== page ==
message 28: by Matthew (last edited Jul 23, 2018 11:37AM) (new)

Matthew Williams (houseofwilliams) Ian wrote: "Matthew, the basic state of iron in rocky objects is ferrous, as in the olivine and pyroxene structures. In the original disk, a lot was simply iron. I would expect if the ice broke on Europa and w..."

That's entirely possible, in fact, I was just thinking the same - how iron would rise up from the core-mantle boundary and become part of the ice. But its one of many possibilities. Tholins are no less of a possibility because we know with confidence that Europa has organic molecules in its interior which would become exposed to ultraviolet rays once exchanges take place.

And yes, chemistry is central to this, but the point I am making is that I and others are hardly uninformed on the subject. This is what I do for a living, thank you very much. So please don't talk to me as if I'm some kind of novice or don't know the basics of the Jovians or Cronians (i.e. you've mentioned Titan several times, I am well-versed in its atmospheric composition, prebiotic environment and organic chemistry).

And no, I haven't "ignored" your objections, I've responded to them by showing that your objections do not represent any scientific consensus. You've repeated your objections to the idea of asteroid mining and finding life on Europa many times over and I am continuing to respond to them. Don't mistake disagreement for dismissal. In this as with other subjects, I feel you are taking a narrow view based on entirely your own work.

As for asteroids, there appears to be some agreement there. Asteroid mining would be a possibility, even if it would be more difficult and less lucrative than some suspect.


message 29: by Matthew (new)

Matthew Williams (houseofwilliams) Graeme wrote: "Hi Guys, scientific questions will be amenable to physical evidence. Are we sure we are discussing the same specific topic, if so then there should be a set of available physical evidence that will..."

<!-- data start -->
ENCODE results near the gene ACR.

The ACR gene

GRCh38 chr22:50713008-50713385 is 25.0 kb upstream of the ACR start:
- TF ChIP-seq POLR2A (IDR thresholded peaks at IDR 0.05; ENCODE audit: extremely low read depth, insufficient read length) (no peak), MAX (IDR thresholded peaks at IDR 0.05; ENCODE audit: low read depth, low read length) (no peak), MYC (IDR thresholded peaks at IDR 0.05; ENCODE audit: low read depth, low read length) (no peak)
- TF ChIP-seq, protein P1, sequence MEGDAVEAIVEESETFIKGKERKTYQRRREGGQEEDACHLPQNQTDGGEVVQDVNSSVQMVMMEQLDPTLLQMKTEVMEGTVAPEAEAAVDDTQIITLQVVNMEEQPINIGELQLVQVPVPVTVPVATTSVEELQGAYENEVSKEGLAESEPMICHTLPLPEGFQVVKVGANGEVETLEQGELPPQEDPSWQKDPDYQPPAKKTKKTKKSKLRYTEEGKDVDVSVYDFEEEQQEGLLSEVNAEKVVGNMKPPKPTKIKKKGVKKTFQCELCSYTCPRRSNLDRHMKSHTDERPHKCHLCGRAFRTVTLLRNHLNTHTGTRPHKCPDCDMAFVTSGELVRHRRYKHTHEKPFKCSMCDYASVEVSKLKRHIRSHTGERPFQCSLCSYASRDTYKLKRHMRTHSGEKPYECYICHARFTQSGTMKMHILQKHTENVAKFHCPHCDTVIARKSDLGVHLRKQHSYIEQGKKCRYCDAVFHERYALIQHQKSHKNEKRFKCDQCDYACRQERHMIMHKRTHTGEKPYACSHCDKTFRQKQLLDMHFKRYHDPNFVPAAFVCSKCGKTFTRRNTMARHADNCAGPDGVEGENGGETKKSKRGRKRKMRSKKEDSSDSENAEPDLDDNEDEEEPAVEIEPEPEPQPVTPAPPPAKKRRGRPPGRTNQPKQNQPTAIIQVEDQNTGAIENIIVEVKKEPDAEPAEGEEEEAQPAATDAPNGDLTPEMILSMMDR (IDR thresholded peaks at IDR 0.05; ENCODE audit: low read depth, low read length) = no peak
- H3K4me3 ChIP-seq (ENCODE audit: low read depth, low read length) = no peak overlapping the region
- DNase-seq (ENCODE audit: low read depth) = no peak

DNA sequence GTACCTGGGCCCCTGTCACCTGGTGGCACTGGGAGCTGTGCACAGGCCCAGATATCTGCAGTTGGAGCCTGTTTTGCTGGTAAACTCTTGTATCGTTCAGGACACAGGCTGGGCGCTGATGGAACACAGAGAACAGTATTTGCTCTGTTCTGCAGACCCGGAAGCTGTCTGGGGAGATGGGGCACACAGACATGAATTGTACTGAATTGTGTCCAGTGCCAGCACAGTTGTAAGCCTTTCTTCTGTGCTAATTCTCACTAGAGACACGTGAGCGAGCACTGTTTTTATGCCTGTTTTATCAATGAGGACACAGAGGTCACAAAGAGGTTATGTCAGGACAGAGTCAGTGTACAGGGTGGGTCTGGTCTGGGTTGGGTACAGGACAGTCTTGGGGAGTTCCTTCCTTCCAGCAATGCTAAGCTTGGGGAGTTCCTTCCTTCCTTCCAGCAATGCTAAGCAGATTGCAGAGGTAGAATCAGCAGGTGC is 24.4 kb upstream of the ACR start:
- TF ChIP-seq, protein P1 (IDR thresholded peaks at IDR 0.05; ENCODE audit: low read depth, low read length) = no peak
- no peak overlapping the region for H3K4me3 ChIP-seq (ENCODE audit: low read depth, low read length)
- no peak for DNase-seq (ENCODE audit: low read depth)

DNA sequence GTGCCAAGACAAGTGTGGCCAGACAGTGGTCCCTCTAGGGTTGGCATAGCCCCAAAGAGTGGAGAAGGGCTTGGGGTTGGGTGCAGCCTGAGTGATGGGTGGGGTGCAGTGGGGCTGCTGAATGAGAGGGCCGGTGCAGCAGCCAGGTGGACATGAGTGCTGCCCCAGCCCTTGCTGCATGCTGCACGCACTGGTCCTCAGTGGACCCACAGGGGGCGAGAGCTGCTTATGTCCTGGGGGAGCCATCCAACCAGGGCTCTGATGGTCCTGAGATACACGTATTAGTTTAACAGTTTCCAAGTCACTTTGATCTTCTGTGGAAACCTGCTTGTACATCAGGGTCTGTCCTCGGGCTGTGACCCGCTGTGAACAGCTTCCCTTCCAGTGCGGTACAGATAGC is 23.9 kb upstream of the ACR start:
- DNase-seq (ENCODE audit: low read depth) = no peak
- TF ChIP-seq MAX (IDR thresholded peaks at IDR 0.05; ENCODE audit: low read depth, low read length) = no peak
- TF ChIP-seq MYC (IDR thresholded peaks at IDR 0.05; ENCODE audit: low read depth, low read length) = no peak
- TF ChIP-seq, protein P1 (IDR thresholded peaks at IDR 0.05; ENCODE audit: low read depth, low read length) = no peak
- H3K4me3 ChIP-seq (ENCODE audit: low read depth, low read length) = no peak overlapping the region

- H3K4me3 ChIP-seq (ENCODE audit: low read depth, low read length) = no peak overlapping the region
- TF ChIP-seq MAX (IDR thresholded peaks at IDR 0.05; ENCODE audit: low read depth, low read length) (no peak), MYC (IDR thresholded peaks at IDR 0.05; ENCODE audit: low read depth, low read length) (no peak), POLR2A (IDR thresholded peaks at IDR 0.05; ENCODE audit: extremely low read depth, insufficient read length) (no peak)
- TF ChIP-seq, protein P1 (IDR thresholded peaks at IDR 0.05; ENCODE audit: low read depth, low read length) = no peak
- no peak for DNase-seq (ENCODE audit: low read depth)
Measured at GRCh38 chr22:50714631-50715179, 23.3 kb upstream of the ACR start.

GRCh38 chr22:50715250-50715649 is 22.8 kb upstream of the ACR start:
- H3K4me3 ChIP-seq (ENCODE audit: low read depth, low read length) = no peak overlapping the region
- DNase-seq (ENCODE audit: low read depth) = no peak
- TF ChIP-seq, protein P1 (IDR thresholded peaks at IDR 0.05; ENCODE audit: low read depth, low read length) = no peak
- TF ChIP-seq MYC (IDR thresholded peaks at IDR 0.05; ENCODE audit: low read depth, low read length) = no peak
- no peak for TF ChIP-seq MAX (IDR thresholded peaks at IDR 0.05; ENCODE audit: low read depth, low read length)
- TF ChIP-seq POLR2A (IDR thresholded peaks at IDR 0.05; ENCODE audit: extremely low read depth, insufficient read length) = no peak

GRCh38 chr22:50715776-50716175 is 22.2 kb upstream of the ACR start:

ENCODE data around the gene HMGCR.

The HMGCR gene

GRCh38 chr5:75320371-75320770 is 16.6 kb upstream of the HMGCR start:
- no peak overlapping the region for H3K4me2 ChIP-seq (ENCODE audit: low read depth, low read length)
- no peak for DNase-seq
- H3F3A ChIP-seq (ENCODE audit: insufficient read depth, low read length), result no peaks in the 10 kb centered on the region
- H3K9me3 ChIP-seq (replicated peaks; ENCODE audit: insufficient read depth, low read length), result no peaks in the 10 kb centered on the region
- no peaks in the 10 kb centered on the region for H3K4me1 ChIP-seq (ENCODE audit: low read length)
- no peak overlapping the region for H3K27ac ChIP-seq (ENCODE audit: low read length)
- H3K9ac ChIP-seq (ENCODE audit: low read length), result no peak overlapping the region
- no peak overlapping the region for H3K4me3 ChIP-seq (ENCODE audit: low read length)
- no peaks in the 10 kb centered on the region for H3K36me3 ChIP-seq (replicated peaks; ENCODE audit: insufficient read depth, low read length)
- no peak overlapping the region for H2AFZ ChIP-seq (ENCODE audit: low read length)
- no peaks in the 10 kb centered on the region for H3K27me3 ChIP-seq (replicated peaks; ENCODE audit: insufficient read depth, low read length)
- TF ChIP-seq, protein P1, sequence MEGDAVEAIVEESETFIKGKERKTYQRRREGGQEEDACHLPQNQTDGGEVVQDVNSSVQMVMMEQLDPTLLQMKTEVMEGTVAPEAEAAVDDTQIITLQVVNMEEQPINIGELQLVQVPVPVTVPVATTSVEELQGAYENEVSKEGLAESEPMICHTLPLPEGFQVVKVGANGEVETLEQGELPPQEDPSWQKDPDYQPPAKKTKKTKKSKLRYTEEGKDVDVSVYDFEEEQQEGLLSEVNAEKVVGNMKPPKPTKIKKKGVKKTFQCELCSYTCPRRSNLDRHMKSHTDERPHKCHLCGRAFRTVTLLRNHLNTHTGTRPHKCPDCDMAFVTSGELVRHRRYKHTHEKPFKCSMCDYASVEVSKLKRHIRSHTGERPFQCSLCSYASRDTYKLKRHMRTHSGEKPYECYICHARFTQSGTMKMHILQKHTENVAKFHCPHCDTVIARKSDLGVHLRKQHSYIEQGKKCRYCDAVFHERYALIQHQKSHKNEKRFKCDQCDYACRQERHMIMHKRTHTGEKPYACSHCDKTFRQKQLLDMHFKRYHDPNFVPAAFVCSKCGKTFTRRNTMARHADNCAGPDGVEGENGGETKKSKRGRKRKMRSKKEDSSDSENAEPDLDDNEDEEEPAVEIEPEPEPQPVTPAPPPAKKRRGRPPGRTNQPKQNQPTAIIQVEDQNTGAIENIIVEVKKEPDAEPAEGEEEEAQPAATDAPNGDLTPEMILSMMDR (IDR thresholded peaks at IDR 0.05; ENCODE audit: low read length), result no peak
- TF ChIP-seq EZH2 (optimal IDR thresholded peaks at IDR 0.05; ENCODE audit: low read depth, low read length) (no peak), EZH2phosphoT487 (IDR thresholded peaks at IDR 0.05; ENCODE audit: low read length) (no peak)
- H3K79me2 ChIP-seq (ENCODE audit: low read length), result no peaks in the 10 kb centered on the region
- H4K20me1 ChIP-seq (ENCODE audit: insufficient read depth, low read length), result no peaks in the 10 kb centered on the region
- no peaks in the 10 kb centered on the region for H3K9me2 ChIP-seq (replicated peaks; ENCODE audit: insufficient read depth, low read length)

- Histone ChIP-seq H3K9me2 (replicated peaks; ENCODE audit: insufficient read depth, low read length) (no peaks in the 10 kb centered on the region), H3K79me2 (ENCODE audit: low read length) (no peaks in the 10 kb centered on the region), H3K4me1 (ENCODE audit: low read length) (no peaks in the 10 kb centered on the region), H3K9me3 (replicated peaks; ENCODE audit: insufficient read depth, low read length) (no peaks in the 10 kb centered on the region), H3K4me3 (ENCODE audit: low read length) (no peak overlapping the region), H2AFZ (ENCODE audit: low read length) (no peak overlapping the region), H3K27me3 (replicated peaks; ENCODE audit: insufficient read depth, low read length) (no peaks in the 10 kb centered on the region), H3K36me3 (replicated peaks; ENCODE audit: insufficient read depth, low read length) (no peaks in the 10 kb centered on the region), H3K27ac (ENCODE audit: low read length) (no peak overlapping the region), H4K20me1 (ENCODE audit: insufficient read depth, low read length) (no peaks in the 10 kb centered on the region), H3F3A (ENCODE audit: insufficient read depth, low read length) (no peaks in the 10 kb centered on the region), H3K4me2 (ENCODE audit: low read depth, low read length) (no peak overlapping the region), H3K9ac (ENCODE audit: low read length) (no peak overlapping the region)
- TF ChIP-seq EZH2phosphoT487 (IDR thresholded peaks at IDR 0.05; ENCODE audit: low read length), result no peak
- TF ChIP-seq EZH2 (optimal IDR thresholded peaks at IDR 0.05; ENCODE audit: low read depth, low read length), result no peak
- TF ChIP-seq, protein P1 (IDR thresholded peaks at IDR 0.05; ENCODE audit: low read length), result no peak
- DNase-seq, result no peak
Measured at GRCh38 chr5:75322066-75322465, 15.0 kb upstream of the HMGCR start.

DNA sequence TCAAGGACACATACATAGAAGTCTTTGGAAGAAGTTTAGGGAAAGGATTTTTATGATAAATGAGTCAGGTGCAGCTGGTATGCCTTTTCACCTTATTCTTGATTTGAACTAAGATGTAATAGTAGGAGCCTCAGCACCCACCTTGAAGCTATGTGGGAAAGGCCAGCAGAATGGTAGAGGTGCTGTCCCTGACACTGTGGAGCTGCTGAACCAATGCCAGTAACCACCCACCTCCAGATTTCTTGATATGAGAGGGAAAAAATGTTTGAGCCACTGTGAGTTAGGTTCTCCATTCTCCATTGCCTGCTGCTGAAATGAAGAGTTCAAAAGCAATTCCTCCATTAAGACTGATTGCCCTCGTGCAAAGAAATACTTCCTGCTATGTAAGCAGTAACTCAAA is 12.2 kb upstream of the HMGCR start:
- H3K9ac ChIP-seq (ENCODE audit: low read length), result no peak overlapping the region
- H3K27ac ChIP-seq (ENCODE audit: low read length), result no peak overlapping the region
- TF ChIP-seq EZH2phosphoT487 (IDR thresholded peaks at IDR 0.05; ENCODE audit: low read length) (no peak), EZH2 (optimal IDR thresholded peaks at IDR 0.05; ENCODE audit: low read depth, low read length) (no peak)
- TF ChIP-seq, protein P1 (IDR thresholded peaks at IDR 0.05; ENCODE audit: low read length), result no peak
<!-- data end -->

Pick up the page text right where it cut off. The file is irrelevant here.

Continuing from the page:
I would like to address something Ian raised, which was that "you want some sort of power plant, you have a problem with waste heat - you will slowly melt the ice underneath your power plant and it will sink into the ice. Oops."

This problem is easily addressed. For one, it would seem to me that you wouldn't want to build power plants directly into the ice. The smart money would be to build inside craters, insulate the surface with spray rock, and build your power plants (which would presumably rely on solar power and/or fusion) in a such a way that waste heat is dissipated to heat the colony.

It seems obvious to me, mainly because no engineer would be stupid enough to do otherwise.


message 30: by Matthew (last edited Jul 23, 2018 11:44AM) (new)

Matthew Williams (houseofwilliams) Also, Ian, these and other statements strike me as classical academic elitism:

//One thing you notice in solar system science is that it is full of enthusiastic physicists and geologists. Chemists are far rarer, and biochemists are only a little more probable than hen's teeth. Enthusiasm is needed, of course, to get funding, and space probes need a lot of it. By the way, I am not criticising space funding so far, but I really believe digging into Europa hoping to find life is an exercise doomed to fail. //

//It appears too many prefer to see what emotionally they want to see, what looks comfortable and exciting. Proper analysis appears to be merely a wet blanket for most. Which is probably why my fiction is down in the not very well selling league, because one of my themes is to have MCs that prevail by thinking properly.//

To claim that NASA, the ESA and every other federal space agency is being deliberately emotional in their thinking when evaluating missions and exploration simply to get funding, or that you are somehow more qualified, also strikes me as conspiratorial. Not only do they have countless scientific minds from all backgrounds at their disposal evaluating their missions, their research and information is current.

Also, claiming your book sales are an indication that no one wants to hear the truth, that's just self-indulgent. You may have your opinions, and no one would doubt that they are informed, but you are not the only clear-thinking person in the room or more qualified than the people currently in charge of the world's space programs.


message 31: by Ian (new)

Ian Miller | 10697 comments Matthew, obviously building power plants on rocky bodies would be sensible, but the problem is that the Jovian satelites (other than Io) have relative densities less than 2, which means they are more than 50% ice. Now to form a rocky mass, the silicates have to melt, which requires temperatures over 1000 degrees C. If so, they would melt the ice under them and sink. We know that each of these satellites partially differentiated, so any mass of significantly greater density would sink. Accordingly, the surface is almost certainly dirty ice, i.e. ice with the original dispersion of dust in it. There should not be any rocky masses, or there have been a lot of faulty observations.